You want to keep track of this email and keep it updated at the domain registrant. If you use your cable company provided email and decide a year from now to change cable companies, you will lose access to your domain name unless you take action in advance.
3). The name, web address, and customer service contact info for your Hosting Service.
You or your web person will interact with the web hosting company if there are problems with the content on your web site. Most of the time, if someone types in your web address and gets a page not found message or if the page looks garbled, the problem is somewhere on the hosting side. It’s usually not the hosting company itself, but something you’ve done incorrectly. I’ve had very good luck with tech support at my hosting company, Hostmonster. They’ve helped me diagnose problems even though I caused them myself.
4). The email address, user ID and password assigned to your admin role at the hosting company.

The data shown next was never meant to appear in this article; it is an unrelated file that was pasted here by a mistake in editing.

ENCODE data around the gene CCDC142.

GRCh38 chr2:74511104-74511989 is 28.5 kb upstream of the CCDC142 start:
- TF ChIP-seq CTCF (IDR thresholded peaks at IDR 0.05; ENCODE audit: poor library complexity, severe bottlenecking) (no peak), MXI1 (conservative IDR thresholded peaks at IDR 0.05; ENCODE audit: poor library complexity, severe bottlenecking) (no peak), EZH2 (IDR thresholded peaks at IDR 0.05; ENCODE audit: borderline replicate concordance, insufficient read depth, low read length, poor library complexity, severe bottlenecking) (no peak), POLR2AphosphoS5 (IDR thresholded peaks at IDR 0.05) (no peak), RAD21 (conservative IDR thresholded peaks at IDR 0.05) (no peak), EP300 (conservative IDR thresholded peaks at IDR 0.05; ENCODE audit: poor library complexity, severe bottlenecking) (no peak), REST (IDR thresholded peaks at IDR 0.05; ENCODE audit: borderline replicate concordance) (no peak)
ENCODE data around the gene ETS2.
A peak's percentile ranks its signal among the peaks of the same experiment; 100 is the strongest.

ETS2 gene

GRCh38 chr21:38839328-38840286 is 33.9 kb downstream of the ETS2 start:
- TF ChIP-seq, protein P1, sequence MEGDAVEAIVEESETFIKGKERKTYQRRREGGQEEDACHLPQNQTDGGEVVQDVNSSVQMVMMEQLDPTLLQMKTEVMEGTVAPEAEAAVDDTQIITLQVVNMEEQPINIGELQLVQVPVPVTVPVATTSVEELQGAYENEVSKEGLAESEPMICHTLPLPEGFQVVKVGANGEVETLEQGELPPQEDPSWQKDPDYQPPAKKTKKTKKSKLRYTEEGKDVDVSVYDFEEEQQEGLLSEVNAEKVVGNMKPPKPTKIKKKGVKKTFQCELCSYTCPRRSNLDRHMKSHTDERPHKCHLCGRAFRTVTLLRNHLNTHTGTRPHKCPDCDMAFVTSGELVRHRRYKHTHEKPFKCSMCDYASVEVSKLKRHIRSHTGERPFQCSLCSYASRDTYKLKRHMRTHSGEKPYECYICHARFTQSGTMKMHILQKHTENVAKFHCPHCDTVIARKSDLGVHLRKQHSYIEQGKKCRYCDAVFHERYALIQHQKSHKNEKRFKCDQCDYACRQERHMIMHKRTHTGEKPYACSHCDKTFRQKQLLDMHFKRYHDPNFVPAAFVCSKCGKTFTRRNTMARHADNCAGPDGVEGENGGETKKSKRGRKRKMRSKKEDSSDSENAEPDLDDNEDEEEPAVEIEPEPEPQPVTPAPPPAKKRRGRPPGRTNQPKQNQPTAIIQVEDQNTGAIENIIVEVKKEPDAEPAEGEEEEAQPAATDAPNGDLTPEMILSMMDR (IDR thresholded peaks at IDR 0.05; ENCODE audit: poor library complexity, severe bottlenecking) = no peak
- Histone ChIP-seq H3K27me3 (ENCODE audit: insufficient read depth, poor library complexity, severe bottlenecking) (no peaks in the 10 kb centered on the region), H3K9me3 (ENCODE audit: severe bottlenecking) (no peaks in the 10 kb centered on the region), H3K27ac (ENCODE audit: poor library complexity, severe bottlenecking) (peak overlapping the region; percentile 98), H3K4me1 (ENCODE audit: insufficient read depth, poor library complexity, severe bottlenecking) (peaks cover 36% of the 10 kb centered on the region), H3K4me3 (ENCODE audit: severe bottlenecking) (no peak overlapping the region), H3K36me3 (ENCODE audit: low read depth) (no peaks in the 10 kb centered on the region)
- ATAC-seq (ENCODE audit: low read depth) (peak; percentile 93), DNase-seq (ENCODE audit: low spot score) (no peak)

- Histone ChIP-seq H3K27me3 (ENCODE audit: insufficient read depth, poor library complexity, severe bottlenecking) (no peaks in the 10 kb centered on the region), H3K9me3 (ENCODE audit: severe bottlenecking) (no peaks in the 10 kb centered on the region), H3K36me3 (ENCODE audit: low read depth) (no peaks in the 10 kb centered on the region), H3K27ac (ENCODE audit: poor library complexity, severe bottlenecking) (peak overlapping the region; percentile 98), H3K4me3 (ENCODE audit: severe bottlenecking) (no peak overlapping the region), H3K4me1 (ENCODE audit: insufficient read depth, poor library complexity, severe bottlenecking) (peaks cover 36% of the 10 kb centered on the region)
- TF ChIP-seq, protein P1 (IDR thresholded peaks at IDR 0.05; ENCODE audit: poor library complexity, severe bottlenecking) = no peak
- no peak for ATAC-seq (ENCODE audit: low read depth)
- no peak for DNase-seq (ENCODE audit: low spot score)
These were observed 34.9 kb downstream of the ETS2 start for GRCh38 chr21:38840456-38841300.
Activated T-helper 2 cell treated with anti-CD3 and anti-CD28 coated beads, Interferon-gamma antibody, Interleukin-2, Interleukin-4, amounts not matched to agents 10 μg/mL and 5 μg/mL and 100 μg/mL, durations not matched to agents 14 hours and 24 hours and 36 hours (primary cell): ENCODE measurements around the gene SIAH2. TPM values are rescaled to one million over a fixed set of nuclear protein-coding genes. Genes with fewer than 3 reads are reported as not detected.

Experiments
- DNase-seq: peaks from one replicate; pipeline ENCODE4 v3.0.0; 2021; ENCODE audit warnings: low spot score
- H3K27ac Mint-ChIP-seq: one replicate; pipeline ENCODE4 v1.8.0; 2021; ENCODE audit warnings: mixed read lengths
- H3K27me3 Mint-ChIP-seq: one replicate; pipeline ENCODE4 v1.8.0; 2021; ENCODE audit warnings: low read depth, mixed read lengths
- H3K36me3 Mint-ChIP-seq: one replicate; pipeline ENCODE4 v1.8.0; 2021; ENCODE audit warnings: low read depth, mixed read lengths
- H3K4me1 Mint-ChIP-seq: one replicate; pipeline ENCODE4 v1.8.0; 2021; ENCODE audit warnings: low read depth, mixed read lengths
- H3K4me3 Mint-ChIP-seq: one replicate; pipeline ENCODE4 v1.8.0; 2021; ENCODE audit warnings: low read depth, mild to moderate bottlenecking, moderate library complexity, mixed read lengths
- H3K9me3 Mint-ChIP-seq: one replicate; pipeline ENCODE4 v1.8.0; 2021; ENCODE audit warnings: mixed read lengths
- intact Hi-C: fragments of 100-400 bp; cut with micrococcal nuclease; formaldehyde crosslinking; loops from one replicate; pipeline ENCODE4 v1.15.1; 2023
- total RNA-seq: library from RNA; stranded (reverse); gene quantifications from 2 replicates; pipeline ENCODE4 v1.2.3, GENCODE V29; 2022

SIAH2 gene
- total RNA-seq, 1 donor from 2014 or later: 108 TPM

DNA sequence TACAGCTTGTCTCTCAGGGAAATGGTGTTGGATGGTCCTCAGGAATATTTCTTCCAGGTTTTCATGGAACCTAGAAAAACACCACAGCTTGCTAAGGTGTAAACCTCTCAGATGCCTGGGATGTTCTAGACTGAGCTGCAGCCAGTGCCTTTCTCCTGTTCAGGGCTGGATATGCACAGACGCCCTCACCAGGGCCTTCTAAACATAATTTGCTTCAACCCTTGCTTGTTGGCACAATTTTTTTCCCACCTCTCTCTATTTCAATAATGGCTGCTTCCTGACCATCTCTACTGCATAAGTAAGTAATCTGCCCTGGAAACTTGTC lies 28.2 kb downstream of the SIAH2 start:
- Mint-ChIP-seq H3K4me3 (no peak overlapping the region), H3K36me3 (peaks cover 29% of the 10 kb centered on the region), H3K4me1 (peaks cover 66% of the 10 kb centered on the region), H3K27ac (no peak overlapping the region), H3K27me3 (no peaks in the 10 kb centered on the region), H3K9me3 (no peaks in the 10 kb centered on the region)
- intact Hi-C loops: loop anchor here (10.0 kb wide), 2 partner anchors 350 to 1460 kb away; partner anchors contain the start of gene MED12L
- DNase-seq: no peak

The hosting company will assign you an admin account, user ID, and password that will be used to manage your web site installation. The admin account will be needed for a variety of reasons including creating email accounts associated with your author website. Such as Linda@mybookwebsite.com
5). The log in name, email, and password that provides access to the web site content.
There are many different tools available to design an author website. I recommend using WordPress with a premium theme because I believe it provides a very cost effective solution with lots of flexibility and control. WordPress sites are accessed using a dashboard and require an admin user ID and password. The best domain registrants and hosting companies will allow you to set up auto-renew accounts either monthly or annually. That way, you don’t have to worry about remembering to make a payment every year. Both my domain registrant and hosting company send out multiple reminders when expiration dates are approaching. Don’t ignore these messages or you run the risk of having your web site disappear! That’s also why it’s important to ensure that they both have a current email address and a current credit card number. Otherwise, you may not see the reminders.
I recommend keeping all of the above information in a business control book, either softcopy or hardcopy. With it, you have all of the information required to ensure that your author web site stays up and accessible to potential readers. Do have any war stories or recommendations for our readers? Please share in the comments